We have a big collection of books downstairs and I’m going through them choosing those we might bring to Noah’s ark, wherever that might be. Like so many other religious communities we’re downsizing. Some books I’m putting aside, hoping to find a good home for them; some we’re selling on Amazon.com, some are on their way to the dumpster.
I’ve always like browsing through libraries. One of my best educational experiences as a young student was at Catholic University in Washington where a Redemptorist professor, Fr. Al Rush, took us through the stacks of the university library, pointing out books and authors we might read in the future.
There’s something adventurous about libraries and bookstores. They’re treasuries and junkyards all at once; you never know what treasure you’re going to stumble on. Yesterday, I stumbled on a book called Pride of Place: The Role of Bishops in the Development of Catechesis in the United States, by Sr. Mary Charles Bryce.
Catechesis is on my mind lately, and this book which studies the history of catechisms and catechesis in our country from Bishop John Carroll to the 1980’s was something I was looking for. I think catechesis is one of the prime needs for our church today, as Catholic schools decline and dioceses, religious orders and parishes and their resources diminish. “Pride of Place” Sister Bryce called her book, a title from an old pastoral letter of the American bishops on catechesis.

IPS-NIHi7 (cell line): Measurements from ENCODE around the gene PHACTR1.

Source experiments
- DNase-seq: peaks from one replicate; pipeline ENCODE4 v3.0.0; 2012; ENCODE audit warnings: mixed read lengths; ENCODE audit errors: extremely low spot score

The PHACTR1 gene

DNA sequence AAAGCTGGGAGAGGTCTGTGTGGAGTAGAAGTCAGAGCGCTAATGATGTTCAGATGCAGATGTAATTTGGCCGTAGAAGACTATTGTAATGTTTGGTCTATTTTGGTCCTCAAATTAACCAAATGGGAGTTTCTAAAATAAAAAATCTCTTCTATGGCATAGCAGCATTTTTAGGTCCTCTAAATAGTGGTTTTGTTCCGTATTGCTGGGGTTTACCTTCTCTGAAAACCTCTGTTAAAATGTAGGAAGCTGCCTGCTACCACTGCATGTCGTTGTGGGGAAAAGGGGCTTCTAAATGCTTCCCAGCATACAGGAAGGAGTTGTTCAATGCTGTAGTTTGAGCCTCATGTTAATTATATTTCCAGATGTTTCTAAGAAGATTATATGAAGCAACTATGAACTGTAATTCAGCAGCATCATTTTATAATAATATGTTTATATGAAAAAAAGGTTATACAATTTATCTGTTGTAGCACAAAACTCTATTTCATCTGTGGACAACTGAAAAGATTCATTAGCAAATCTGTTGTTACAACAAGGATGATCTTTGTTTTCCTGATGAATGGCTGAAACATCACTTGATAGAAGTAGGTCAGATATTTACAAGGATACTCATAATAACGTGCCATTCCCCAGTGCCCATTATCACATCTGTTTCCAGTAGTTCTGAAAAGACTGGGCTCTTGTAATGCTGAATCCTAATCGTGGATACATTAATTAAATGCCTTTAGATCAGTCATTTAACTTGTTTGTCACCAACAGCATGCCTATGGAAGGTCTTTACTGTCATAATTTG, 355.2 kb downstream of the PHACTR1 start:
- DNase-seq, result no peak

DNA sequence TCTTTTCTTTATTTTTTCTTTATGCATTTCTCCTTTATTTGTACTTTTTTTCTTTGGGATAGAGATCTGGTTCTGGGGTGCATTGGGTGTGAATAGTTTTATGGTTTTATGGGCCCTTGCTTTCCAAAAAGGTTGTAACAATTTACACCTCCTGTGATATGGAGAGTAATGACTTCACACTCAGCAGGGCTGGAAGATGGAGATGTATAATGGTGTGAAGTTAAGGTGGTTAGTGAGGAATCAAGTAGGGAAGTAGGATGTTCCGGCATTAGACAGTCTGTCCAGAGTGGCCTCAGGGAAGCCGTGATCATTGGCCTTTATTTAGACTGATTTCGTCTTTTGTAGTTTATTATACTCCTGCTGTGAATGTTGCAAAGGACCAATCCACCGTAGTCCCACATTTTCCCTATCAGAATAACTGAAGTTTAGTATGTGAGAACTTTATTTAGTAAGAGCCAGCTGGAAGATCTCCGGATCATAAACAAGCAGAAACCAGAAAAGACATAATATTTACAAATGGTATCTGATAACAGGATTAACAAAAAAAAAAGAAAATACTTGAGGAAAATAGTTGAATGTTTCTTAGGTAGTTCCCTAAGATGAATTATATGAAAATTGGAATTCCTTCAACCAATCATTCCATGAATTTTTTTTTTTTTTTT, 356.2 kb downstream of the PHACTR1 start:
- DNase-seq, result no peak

Not a bad priority for the church today. I think particularly about our preaching, our missions and retreats. How are we going to pass on the faith we have received? What are the words and ways we’re going to use?
“For last year’s words belong to last year’s language
And next year’s words await another voice.” (T.S. Eliot)
And yet, we speak about the Eternal Word.
They say you can get everything you’re looking for today on the Internet and in some sense you can. So, we need to build good catechetical sites like Bread on the Waters (www. cptryon.org) and we need to keep a catechetical dimension in our various websites, or else they become simply notifications or requests for donations.
Yes, we need to work on the Internet. Yet, there’s still something to be said for a library, even one as transitional as ours downstairs. It represents an ordered collection of knowledge that was put together by people before me, who were “on the same page” as I’m on now. Someone recognized Sister Bryce’s book was a good book and put it in our library downstairs.